The Budget and Accounting Act created GAO in 1921 because federal financial management was in disarray after World War I.
Until the end of World War II, GAO primarily checked the legality and adequacy of government expenditures.
After World War II, as government responsibilities and programs grew, so did GAO. The focus of our work shifted toward helping Congress monitor executive branch agencies’ programs and spending.
In 1951, we moved into new headquarters across the street from the Pension Building.
In 1974, Congress broadened GAO's evaluation role and gave us greater responsibility in the budget process. This was when we started to recruit scientists, actuaries, and experts in fields such as health care, public policy, and computers.
In 1986, we assembled a team of professional investigators, many with law enforcement backgrounds, to look into allegations of possible criminal and civil misconduct.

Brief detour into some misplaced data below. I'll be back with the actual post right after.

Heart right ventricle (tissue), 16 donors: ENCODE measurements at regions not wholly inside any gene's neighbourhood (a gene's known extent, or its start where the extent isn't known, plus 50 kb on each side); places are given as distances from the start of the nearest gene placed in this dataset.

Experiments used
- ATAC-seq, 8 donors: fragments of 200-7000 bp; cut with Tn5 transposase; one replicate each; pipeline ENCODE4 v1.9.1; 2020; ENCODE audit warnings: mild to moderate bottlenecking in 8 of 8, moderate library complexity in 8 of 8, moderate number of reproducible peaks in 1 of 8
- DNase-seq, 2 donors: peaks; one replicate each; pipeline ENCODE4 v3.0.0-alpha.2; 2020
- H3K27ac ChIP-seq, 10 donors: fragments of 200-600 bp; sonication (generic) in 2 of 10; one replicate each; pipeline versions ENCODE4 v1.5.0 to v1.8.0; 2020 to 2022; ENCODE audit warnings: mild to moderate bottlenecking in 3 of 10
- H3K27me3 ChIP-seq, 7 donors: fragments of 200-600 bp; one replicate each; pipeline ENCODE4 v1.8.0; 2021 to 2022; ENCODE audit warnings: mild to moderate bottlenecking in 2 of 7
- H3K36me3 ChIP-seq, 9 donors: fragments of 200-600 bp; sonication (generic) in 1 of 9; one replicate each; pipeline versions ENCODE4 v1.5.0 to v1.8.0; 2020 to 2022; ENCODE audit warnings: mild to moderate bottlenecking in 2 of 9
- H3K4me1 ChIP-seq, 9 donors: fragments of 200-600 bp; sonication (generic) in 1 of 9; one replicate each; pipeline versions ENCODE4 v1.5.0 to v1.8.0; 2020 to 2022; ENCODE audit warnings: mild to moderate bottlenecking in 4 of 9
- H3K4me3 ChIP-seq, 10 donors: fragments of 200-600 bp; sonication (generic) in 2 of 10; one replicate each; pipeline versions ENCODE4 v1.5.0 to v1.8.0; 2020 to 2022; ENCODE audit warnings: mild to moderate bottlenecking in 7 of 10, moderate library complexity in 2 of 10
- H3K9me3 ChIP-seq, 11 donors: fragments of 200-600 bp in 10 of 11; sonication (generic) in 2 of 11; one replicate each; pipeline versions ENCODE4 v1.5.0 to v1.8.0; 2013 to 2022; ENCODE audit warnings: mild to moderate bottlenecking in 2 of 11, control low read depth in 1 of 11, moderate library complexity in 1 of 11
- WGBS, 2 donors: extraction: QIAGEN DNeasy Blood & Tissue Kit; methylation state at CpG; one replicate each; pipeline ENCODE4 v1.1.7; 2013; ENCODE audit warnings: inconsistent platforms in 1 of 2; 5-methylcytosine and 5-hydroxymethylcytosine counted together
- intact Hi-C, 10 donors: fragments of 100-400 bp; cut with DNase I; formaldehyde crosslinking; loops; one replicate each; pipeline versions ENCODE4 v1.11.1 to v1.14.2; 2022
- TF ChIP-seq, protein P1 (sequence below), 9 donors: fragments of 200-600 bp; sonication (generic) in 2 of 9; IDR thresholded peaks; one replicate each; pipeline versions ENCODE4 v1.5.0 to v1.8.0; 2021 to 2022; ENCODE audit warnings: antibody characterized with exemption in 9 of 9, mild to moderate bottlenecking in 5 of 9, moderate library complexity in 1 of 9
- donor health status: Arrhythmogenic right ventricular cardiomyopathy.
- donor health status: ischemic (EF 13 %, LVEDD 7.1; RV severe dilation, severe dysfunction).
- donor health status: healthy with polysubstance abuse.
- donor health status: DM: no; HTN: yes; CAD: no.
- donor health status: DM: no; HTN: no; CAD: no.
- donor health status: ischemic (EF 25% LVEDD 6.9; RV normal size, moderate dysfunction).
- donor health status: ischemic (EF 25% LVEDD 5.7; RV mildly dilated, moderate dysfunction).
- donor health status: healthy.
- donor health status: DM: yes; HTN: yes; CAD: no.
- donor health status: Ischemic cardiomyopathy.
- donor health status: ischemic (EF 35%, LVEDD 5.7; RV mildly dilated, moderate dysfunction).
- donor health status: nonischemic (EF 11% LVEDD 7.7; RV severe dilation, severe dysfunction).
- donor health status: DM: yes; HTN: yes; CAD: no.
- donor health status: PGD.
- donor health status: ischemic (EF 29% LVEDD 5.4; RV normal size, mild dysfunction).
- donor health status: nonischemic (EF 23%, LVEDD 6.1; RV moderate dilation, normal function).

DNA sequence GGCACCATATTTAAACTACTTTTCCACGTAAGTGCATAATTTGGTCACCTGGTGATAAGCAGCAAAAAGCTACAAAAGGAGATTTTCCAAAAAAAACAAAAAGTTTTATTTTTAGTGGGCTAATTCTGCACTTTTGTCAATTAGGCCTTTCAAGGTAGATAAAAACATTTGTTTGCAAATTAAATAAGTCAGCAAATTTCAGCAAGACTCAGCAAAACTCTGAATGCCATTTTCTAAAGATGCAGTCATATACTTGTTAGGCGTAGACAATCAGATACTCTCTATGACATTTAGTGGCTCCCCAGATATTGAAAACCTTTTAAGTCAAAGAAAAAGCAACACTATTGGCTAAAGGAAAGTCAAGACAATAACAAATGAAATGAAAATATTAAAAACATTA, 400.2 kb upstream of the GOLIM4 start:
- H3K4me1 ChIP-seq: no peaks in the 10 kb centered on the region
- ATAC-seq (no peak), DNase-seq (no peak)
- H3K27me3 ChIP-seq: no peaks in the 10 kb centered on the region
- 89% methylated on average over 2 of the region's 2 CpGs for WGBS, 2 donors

During the last 20 years, we’ve strived to improve accountability by alerting policymakers and the public to emerging problems throughout government.
In 2004, GAO's legal name changed from the General Accounting Office to the Government Accountability Office. The change better reflects the modern professional services organization GAO has become.
Today, our agency that once checked millions of government vouchers has become a multidisciplinary organization equipped to handle Congress’s toughest audit and evaluation assignments.